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 ORIGINAL ARTICLE
Year : 2014  |  Volume : 32  |  Issue : 3  |  Page : 236-239

Application of PCR fingerprinting using (GACA) 4 primer in the rapid discrimination of dermatophytes


1 Departments of Microbiology, Sri Ramachandra University, Porur, India
2 Department of Microbiology, Sri Muthukumaran Medical College, Hospital and Research Institute, Chikkralayapuram, Chennai, Tamil Nadu, India
3 Dermatology and Venereology, Sri Ramachandra University, Porur, India

Correspondence Address:
A J Kindo
Departments of Microbiology, Sri Ramachandra University, Porur
India
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Source of Support: Funded by Sri Ramachandra University Chancellor Research Fellowship Grant,, Conflict of Interest: None


DOI: 10.4103/0255-0857.136548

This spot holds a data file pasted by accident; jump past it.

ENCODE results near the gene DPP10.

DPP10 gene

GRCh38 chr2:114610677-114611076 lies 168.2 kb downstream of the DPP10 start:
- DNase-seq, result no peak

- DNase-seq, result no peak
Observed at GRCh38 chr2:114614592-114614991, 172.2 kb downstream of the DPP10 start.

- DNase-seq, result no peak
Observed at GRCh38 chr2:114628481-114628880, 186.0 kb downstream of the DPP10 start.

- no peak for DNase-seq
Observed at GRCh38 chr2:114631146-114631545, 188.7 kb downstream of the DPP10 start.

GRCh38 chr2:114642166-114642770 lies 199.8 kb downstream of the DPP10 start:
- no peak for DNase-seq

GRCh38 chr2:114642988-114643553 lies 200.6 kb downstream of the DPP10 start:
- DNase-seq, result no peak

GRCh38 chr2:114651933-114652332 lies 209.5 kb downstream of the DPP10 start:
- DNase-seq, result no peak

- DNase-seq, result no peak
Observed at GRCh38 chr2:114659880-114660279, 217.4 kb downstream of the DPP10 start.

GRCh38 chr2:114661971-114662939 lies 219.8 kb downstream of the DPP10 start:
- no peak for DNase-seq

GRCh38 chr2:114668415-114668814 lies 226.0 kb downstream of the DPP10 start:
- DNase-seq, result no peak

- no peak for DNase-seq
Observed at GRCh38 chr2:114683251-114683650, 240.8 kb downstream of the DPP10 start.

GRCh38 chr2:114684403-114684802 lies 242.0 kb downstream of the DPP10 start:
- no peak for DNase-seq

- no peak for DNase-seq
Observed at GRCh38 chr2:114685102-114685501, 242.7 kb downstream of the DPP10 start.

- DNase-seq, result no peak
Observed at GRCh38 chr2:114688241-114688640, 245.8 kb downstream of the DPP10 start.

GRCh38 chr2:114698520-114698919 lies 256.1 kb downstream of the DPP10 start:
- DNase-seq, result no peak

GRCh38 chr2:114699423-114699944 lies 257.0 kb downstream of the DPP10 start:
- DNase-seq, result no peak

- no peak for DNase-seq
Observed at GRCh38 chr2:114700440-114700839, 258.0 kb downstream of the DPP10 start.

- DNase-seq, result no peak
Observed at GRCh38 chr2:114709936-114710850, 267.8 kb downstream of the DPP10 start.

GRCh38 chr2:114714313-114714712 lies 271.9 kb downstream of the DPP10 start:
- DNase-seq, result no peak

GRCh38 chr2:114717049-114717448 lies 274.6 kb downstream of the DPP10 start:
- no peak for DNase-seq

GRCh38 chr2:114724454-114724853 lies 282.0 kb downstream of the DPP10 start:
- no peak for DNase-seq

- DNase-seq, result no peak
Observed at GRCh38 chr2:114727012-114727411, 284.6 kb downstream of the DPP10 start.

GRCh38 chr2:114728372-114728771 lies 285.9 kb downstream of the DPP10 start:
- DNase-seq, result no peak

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Background: Superficial fungal infections have a major impact on cosmetic health, affecting more than 20-25% of the global population, which is predominantly caused by dermatophytes. As per literature search, molecular strain typing of dermatophytes has not been investigated in India. Therefore, the present study was carried out to characterise the dermatophyte species and strains by molecular methods. Objective: To analyse the genotype variability by applying polymerase chain reaction (PCR) fingerprinting using a simple sequence repetitive oligonucleotide (GACA) 4 primer to identify the species and strain variations among the dermatophytes isolated from a tertiary care centre in Chennai. Materials and Methods: From January 2010 to December 2010, 81 dermatophytes were isolated and included for the present study. A simple sequence repetitive oligonucleotide (GACA) 4 was used as a single primer in the amplification process. Results: The (GACA) 4 -based PCR successfully amplified all the clinical isolates. Trichophyton rubrum and T. rubrum var. raubitschekii produced identical band profiles, where the latter could not be differentiated from the T. rubrum, which are being reported for the first time from south India. Epidermophyton floccosum produced species-specific band profiles. Intra-species variability was not observed among the T. rubrum and E. floccosum isolates. T. mentagrophytes produced three simple, distinct band patterns, which are surprisingly different from the earlier studies. Conclusion: The PCR-based genotype using the short primer is rapid and precise in direct identification of dermatophyte isolates by one-step PCR to the species level and strain discrimination of the T. mentagrophytes variants.






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